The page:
The New Horizons space probe, which launched on January 19, 2006 from Cape Canaveral, Florida, has been traveling at a rate of 36,373 mph towards Pluto. New Horizons reached its closest approach to Jupiter on February 28, 2007 when it was about 1.4 million miles away. The flyby helped launch the space probe’s speed by 9,000 mph, thereby accelerating the probe to a velocity of 51,000 mph and shortening the journey to Pluto by three years. These calculations by Alan Stern, a former NASA Associate Administrator, and his New Horizons team had to be precise with very little margin for error in order to achieve this goal. On July 14, 2015, New Horizons reached the first close-up flyby of this “dwarf planet” in the Kuiper belt, a ring of bodies beyond Neptune. Downgraded to a “dwarf planet” in August 2006 by the International Astronomical Union (IAU), Pluto has attracted much attention recently as New Horizons began sending highly detailed images of its icy mountains back to Earth. This suggests that Pluto is made up of differentiated geological layers; a rocky core that is covered up by a mantle of ice. In addition, the planet is orbited by five moons and a thin atmosphere, unlike a majority of the Kuiper belt objects, which are mostly rocks and ice balls.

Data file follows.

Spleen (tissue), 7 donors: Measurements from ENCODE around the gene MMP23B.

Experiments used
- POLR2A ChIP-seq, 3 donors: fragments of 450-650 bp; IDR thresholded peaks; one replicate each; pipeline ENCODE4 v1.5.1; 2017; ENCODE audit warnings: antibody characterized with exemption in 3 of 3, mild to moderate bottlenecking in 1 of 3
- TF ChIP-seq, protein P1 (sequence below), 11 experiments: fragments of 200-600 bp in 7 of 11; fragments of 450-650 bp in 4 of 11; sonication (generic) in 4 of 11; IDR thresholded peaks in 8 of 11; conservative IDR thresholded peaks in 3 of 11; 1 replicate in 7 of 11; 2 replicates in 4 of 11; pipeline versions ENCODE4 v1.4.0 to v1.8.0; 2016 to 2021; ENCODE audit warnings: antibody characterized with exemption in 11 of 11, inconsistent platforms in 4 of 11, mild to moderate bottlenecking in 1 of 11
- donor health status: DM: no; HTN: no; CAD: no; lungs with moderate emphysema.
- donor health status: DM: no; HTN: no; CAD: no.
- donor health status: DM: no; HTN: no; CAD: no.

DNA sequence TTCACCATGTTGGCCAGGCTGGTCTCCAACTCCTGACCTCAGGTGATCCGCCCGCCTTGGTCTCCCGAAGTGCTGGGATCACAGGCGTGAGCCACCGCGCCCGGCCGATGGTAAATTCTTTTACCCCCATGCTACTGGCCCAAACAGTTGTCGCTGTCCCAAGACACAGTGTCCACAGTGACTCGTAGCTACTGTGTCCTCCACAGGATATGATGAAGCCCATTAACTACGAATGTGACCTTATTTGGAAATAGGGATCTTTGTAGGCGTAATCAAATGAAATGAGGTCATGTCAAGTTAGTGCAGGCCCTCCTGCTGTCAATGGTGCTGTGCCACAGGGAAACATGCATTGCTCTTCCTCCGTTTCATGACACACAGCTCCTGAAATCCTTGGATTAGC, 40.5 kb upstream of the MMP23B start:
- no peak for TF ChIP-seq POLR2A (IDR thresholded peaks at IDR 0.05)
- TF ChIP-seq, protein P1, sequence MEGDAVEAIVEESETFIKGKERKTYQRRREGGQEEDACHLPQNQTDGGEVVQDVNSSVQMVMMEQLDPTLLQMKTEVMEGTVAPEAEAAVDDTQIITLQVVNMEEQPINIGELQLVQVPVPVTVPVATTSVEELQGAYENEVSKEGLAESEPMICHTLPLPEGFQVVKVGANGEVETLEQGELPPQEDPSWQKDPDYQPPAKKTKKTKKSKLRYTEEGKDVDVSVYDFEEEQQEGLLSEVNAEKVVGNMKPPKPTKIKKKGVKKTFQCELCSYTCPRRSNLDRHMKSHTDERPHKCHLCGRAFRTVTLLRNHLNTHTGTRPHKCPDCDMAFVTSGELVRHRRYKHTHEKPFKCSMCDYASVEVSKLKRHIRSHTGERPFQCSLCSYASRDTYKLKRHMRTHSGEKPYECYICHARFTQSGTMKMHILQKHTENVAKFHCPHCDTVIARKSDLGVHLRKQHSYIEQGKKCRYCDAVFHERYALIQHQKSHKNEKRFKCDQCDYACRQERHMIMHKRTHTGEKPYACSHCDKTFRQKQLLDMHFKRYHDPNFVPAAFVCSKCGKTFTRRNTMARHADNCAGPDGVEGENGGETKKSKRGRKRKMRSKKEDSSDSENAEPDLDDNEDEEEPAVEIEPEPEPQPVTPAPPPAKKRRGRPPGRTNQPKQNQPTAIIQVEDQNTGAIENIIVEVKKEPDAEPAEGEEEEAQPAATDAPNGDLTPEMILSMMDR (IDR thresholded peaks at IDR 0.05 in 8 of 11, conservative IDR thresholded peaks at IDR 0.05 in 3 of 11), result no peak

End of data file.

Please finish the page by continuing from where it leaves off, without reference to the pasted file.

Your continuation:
To get a sense of the scale and distance between Earth and Pluto, the latter is about 2.66 billion miles away from the former. If the Earth is a size of a basketball, then Pluto (1,430 miles in diameter- roughly the size of the United States from the Canadian border to Mexico border) would be equivalent to a golf ball (1.68 inches in diameter). At that reduced scale, the basketball and the golf bar would be approximately 50 miles apart. If time is constant with the nine year journey of New Horizons between Earth and Pluto, then a microscopic space probe leaving the basketball would have to travel approximately 5/8″ per minute for nine years until it reaches the golf ball 50 miles away, assuming that there is no air resistance.